Court of Appeal: Men who had €8k seized before flight to Ibiza lose appeal to have cash returned



Court of Appeal
Court of Appeal

Two men who had over €8,000 seized by customs officials prior to their three-day trip to Ibiza have had their appeal dismissed in the Court of Appeal.

The men, who were also found in possession of cocaine valued at over €4,000, argued that they were entitled to have the cash returned as the District Court judge presiding over the application to extend the detention order had erred on a point of law by adjourning the case to hear evidence from the men.

Dismissing the appeal, Mr Justice George Birmingham agreed with the High Court that the low threshold for detention was met in any event and that it was not an appropriate case for judicial review.

Background

On 8 August 2015, Adam Howe and Laurence Keane were about to board a Ryanair flight from Dublin to Ibiza when they were approached by Customs and Excise officials. Mr Howe had €3,900 in cash on his person and Mr Keane had €4,250 on his person. When their checked baggage was examined, it was discovered that there was cocaine valued at €2,100 concealed in Mr Howe’s baggage, and cocaine valued at €2,100 concealed in Mr Keane’s baggage.

Mr Howe and Mr Keane did not provide any explanation for the cash, but Mr Howe stated that he had received the money from his mother and would be spending it during his three days in Ibiza. The cash was seized and detained by Customs Officers. Later that same day, one of the Customs Officers swore an information before a judge of the District Court seeking a detention order pursuant to s.38 of the Criminal Justice Act 1994, as amended by s. 20 of the Proceeds of Crime (Amendment) Act 2005, on the basis that there were reasonable grounds for suspecting that Mr Howe and Mr Keane were exporting or intending to export cash of unknown origin and that the cash, directly or indirectly, represented the proceeds of crime.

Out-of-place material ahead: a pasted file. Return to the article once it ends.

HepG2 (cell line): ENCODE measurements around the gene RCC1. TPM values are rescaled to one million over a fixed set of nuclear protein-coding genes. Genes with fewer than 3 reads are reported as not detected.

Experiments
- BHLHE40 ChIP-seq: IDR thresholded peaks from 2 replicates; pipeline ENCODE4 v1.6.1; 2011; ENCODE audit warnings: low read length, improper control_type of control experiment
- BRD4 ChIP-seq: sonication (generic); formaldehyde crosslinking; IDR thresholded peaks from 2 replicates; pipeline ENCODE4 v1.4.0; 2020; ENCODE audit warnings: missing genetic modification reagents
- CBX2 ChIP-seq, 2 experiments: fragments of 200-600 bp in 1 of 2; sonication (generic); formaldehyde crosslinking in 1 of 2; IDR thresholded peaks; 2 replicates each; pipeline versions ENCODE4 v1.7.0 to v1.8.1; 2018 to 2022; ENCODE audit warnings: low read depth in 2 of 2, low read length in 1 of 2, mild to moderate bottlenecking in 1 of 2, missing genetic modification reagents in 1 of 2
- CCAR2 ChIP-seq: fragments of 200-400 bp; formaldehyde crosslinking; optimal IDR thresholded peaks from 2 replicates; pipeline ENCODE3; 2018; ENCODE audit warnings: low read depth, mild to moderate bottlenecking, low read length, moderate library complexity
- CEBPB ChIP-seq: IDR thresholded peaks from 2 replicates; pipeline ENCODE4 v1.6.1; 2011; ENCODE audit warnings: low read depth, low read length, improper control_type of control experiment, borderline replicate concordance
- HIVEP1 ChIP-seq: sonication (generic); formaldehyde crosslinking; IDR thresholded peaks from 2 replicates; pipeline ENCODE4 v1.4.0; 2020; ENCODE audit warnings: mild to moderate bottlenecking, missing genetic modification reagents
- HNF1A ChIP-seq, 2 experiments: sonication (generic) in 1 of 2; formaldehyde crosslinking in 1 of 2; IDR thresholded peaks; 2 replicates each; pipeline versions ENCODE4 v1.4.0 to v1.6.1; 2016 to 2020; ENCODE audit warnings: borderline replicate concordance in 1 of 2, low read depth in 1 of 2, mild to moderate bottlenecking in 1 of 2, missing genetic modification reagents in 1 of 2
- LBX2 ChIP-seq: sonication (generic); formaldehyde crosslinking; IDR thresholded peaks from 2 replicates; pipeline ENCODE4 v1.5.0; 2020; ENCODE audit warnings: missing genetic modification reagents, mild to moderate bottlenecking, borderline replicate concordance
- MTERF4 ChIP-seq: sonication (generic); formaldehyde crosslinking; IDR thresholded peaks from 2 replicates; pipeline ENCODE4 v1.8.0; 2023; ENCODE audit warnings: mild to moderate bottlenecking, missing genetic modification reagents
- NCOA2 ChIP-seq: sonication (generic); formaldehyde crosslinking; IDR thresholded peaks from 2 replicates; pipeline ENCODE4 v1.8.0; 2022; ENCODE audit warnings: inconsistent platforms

The judge made an order authorising the detention of the monies for three months, and the investigating officer wrote to Mr Howe and Mr Keane seeking a detailed explanation of the source and the intended use of the cash, along with any available documentary proof in relation to whatever claim was being made. There was no reply to his letters.

Smurfing

In October 2015, the investigating officer wrote again, putting the applicants on notice that he intended to seek a further detention order at a hearing on 6 November 2015. At the hearing, Mr Howe and Mr Keane were represented by counsel who opposed the application on the basis that the sum seized from each individual was below the statutory threshold, and thus, that the suspicion was inadequate.

The investigating officer outlined the basis of his suspicions and his belief that a process known as “smurfing” was involved whereby money from the same source is broken down into smaller amounts in order to avoid detection.

In the District Court, Judge Halpin authorised the further detention of the monies for another three months.

Despite further letters thereafter from the investigating officer regarding the source and intended use of the cash, there was no reply.

In the District Court on 5 February 2016, the investigating officer sought an order authorising the further detention of the cash. Counsel for Mr Howe and Mr Keane argued again that the amount seized from each of his clients was below the statutory threshold, and said certain proofs had not been made out by the state. The judge said that he wanted to hear from Mr Howe and Mr Keane, who were not in attendance on this date, so he put the matter for the next available date which was 23 March. Mr Justice Birmingham said that what occurred at this hearing was central to the application for judicial review, and a transcript of the proceedings was made available to the Court.